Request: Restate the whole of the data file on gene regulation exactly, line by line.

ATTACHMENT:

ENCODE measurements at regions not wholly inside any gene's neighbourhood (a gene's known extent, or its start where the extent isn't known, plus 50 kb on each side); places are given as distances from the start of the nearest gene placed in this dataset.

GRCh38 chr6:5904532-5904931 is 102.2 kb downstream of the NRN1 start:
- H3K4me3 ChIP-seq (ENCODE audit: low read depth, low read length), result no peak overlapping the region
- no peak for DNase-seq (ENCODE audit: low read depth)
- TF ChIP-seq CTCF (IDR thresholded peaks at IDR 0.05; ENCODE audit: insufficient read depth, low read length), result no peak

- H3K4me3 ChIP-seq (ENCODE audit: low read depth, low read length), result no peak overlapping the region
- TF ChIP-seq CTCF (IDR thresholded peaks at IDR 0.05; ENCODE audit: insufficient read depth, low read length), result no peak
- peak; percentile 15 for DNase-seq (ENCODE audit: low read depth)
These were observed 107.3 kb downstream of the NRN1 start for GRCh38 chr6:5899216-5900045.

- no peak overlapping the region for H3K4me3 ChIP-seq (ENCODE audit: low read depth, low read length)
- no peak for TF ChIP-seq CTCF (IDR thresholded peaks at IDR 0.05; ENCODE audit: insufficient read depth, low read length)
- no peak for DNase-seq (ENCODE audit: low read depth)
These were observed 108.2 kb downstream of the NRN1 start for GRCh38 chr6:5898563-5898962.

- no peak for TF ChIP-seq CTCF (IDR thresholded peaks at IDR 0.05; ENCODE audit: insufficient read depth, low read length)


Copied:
ENCODE measurements at regions not wholly inside any gene's neighbourhood (a gene's known extent, or its start where the extent isn't known, plus 50 kb on each side); places are given as distances from the start of the nearest gene placed in this dataset.

GRCh38 chr6:5904532-5904931 is 102.2 kb downstream of the NRN1 start:
- H3K4me3 ChIP-seq (ENCODE audit: low read depth, low read length), result no peak overlapping the region
- no peak for DNase-seq (ENCODE audit: low read depth)
- TF ChIP-seq CTCF (IDR thresholded peaks at IDR 0.05; ENCODE audit: insufficient read depth, low read length), result no peak

- H3K4me3 ChIP-seq (ENCODE audit: low read depth, low read length), result no peak overlapping the region
- TF ChIP-seq CTCF (IDR thresholded peaks at IDR 0.05; ENCODE audit: insufficient read depth, low read length), result no peak
- peak; percentile 15 for DNase-seq (ENCODE audit: low read depth)
These were observed 107.3 kb downstream of the NRN1 start for GRCh38 chr6:5899216-5900045.

- no peak overlapping the region for H3K4me3 ChIP-seq (ENCODE audit: low read depth, low read length)
- no peak for TF ChIP-seq CTCF (IDR thresholded peaks at IDR 0.05; ENCODE audit: insufficient read depth, low read length)
- no peak for DNase-seq (ENCODE audit: low read depth)
These were observed 108.2 kb downstream of the NRN1 start for GRCh38 chr6:5898563-5898962.

- no peak for TF ChIP-seq CTCF (IDR thresholded peaks at IDR 0.05; ENCODE audit: insufficient read depth, low read length)